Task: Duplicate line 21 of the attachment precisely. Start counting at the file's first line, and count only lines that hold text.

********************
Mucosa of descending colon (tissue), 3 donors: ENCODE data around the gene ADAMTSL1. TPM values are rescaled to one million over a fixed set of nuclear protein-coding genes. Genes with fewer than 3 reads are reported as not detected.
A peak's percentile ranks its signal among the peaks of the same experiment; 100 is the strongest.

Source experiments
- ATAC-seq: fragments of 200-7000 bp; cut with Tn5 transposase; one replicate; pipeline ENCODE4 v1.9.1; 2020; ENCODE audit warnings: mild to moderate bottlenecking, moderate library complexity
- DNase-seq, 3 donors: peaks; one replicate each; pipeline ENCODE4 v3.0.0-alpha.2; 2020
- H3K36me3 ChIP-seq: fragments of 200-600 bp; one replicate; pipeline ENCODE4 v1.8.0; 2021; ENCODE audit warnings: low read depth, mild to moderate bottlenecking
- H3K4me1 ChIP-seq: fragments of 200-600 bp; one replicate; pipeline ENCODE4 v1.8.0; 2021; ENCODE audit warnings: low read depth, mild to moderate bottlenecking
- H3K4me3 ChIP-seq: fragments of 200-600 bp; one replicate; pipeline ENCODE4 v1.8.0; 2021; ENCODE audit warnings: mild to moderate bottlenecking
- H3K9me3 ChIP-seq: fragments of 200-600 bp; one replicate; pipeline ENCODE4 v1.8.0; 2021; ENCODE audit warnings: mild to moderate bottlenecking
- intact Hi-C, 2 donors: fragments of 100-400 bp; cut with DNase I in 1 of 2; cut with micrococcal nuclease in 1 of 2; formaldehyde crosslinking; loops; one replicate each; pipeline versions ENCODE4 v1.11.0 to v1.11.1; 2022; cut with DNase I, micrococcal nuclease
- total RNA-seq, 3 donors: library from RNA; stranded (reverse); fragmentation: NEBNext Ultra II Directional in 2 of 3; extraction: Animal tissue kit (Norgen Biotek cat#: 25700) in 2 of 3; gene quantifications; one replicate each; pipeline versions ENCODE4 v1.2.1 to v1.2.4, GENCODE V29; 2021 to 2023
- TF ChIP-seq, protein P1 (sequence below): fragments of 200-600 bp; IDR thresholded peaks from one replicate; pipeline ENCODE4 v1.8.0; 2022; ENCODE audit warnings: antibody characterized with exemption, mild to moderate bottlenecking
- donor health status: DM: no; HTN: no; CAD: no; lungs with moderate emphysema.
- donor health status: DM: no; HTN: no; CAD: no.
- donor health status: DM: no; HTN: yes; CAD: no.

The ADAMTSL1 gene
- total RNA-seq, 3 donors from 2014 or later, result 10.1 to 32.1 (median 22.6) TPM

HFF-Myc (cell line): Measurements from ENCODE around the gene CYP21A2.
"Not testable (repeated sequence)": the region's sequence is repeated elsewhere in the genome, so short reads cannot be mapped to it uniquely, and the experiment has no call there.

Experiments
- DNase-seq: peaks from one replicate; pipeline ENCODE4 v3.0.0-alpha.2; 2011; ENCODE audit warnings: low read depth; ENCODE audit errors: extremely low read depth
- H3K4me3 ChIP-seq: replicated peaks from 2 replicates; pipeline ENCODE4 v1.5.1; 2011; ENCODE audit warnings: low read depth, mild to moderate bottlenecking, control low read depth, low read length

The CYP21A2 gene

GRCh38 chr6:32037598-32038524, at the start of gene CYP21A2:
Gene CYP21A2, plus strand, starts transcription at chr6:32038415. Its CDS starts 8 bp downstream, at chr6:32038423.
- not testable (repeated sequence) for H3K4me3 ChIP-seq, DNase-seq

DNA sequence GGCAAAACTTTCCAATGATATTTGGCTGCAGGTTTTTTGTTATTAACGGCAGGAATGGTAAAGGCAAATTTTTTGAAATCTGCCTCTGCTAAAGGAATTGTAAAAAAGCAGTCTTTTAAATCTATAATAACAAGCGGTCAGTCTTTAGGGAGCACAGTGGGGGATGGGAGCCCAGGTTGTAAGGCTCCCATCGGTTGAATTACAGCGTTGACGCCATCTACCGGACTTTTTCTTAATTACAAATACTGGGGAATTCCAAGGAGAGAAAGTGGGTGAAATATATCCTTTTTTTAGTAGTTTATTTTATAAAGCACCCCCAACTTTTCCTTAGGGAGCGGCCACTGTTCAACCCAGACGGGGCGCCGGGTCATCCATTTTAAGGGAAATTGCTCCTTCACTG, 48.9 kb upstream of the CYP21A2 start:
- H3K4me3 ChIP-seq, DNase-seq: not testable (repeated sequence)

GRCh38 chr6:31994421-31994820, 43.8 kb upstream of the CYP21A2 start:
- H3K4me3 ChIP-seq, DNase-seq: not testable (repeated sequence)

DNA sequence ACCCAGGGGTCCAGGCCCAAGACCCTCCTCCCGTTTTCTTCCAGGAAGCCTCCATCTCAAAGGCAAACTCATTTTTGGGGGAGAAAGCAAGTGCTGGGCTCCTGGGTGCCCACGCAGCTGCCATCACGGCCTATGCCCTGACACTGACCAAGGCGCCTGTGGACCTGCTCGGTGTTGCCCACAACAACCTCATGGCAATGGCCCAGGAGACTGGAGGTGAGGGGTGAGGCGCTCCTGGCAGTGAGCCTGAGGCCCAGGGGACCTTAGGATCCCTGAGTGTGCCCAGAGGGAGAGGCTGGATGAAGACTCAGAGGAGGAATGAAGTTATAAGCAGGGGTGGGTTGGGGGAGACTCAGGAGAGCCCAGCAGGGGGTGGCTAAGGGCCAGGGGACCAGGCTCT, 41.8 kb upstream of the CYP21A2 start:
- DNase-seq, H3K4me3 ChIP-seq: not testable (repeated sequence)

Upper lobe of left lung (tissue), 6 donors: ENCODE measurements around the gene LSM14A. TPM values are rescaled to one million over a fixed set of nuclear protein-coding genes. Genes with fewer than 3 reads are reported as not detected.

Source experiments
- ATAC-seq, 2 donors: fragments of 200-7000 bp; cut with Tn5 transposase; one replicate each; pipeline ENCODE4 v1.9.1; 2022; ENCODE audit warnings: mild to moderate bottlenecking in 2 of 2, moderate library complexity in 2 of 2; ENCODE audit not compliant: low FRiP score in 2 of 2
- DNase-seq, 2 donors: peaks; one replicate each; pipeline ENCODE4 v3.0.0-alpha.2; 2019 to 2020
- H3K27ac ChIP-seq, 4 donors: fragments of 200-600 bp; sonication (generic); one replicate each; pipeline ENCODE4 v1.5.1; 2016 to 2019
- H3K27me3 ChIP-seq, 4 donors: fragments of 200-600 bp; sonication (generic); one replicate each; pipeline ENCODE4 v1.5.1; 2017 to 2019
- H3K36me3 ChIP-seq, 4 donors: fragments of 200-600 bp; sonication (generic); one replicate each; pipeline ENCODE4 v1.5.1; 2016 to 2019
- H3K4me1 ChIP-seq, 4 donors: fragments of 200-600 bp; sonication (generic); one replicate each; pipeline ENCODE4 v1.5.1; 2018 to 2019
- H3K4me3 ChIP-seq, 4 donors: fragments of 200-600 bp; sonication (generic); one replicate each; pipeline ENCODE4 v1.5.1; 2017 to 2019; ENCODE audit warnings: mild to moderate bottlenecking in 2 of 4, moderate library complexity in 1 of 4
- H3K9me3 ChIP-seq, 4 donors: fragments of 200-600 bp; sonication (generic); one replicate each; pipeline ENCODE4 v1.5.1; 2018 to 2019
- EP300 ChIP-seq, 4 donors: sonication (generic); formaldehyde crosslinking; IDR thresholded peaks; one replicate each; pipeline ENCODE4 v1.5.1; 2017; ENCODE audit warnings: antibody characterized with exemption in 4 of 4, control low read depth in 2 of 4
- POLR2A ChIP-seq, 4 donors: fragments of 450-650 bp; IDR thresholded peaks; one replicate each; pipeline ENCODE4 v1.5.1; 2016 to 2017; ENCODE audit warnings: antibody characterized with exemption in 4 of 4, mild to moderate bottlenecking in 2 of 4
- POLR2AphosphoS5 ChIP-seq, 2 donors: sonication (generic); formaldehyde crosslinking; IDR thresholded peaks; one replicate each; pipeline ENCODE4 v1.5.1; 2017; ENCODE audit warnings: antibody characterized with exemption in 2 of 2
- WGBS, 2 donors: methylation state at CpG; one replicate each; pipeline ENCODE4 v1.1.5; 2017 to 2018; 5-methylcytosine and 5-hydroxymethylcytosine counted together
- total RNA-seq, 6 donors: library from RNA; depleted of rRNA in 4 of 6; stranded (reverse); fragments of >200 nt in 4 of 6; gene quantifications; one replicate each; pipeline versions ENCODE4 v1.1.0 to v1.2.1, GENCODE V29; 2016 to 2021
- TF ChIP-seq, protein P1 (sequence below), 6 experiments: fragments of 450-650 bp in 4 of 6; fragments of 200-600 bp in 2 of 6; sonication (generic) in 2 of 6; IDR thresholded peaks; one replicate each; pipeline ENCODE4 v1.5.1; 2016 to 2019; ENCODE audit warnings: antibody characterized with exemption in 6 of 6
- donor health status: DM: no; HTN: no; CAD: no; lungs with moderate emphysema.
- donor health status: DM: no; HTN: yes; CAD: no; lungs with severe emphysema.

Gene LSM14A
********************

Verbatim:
- DNase-seq: peaks from one replicate; pipeline ENCODE4 v3.0.0-alpha.2; 2011; ENCODE audit warnings: low read depth; ENCODE audit errors: extremely low read depth